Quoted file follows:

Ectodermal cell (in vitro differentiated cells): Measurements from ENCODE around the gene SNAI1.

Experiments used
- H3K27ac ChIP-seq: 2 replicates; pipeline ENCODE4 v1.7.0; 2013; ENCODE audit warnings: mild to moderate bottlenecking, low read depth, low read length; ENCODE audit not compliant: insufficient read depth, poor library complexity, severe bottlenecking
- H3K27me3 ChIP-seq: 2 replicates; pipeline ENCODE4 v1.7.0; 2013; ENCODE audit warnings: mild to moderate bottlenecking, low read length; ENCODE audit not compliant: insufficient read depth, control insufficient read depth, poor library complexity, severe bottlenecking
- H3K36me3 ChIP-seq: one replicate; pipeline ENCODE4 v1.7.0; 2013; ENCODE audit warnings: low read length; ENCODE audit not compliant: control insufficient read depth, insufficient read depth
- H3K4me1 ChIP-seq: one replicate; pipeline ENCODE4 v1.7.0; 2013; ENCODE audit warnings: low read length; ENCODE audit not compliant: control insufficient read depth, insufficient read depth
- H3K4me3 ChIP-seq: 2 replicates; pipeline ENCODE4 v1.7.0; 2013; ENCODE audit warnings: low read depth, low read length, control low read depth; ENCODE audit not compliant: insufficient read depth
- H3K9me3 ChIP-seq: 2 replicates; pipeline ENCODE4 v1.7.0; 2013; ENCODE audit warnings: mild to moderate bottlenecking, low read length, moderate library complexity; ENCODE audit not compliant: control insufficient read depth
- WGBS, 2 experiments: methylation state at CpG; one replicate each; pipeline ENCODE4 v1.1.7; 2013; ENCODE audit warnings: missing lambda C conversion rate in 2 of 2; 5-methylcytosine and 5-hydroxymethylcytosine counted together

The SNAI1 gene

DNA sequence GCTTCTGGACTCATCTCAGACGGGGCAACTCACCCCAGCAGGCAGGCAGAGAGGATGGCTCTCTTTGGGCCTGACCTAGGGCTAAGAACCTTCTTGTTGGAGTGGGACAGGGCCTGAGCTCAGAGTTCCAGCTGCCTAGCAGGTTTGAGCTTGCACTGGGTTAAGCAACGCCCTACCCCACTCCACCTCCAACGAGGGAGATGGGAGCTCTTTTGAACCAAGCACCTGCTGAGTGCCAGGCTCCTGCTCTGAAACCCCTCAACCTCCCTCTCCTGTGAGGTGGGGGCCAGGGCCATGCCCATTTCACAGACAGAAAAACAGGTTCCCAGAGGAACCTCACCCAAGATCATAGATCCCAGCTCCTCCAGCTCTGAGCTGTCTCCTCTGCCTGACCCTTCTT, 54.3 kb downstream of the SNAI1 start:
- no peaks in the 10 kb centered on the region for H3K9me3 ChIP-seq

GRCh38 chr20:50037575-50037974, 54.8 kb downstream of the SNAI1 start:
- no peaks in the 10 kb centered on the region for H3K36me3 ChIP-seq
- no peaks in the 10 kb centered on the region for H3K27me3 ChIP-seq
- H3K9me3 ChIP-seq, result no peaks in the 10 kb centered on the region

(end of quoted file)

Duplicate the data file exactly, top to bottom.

Ectodermal cell (in vitro differentiated cells): Measurements from ENCODE around the gene SNAI1.

Experiments used
- H3K27ac ChIP-seq: 2 replicates; pipeline ENCODE4 v1.7.0; 2013; ENCODE audit warnings: mild to moderate bottlenecking, low read depth, low read length; ENCODE audit not compliant: insufficient read depth, poor library complexity, severe bottlenecking
- H3K27me3 ChIP-seq: 2 replicates; pipeline ENCODE4 v1.7.0; 2013; ENCODE audit warnings: mild to moderate bottlenecking, low read length; ENCODE audit not compliant: insufficient read depth, control insufficient read depth, poor library complexity, severe bottlenecking
- H3K36me3 ChIP-seq: one replicate; pipeline ENCODE4 v1.7.0; 2013; ENCODE audit warnings: low read length; ENCODE audit not compliant: control insufficient read depth, insufficient read depth
- H3K4me1 ChIP-seq: one replicate; pipeline ENCODE4 v1.7.0; 2013; ENCODE audit warnings: low read length; ENCODE audit not compliant: control insufficient read depth, insufficient read depth
- H3K4me3 ChIP-seq: 2 replicates; pipeline ENCODE4 v1.7.0; 2013; ENCODE audit warnings: low read depth, low read length, control low read depth; ENCODE audit not compliant: insufficient read depth
- H3K9me3 ChIP-seq: 2 replicates; pipeline ENCODE4 v1.7.0; 2013; ENCODE audit warnings: mild to moderate bottlenecking, low read length, moderate library complexity; ENCODE audit not compliant: control insufficient read depth
- WGBS, 2 experiments: methylation state at CpG; one replicate each; pipeline ENCODE4 v1.1.7; 2013; ENCODE audit warnings: missing lambda C conversion rate in 2 of 2; 5-methylcytosine and 5-hydroxymethylcytosine counted together

The SNAI1 gene

DNA sequence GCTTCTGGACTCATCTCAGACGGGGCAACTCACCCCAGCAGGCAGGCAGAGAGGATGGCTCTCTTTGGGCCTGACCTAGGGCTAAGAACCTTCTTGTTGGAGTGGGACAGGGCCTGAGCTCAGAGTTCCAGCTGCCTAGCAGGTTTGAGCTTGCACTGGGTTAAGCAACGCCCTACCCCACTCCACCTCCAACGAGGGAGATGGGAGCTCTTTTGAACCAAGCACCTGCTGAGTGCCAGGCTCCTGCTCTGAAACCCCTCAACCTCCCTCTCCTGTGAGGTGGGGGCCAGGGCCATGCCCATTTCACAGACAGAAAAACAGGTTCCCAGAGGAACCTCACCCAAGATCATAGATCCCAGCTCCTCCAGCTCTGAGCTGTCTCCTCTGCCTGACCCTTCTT, 54.3 kb downstream of the SNAI1 start:
- no peaks in the 10 kb centered on the region for H3K9me3 ChIP-seq

GRCh38 chr20:50037575-50037974, 54.8 kb downstream of the SNAI1 start:
- no peaks in the 10 kb centered on the region for H3K36me3 ChIP-seq
- no peaks in the 10 kb centered on the region for H3K27me3 ChIP-seq
- H3K9me3 ChIP-seq, result no peaks in the 10 kb centered on the region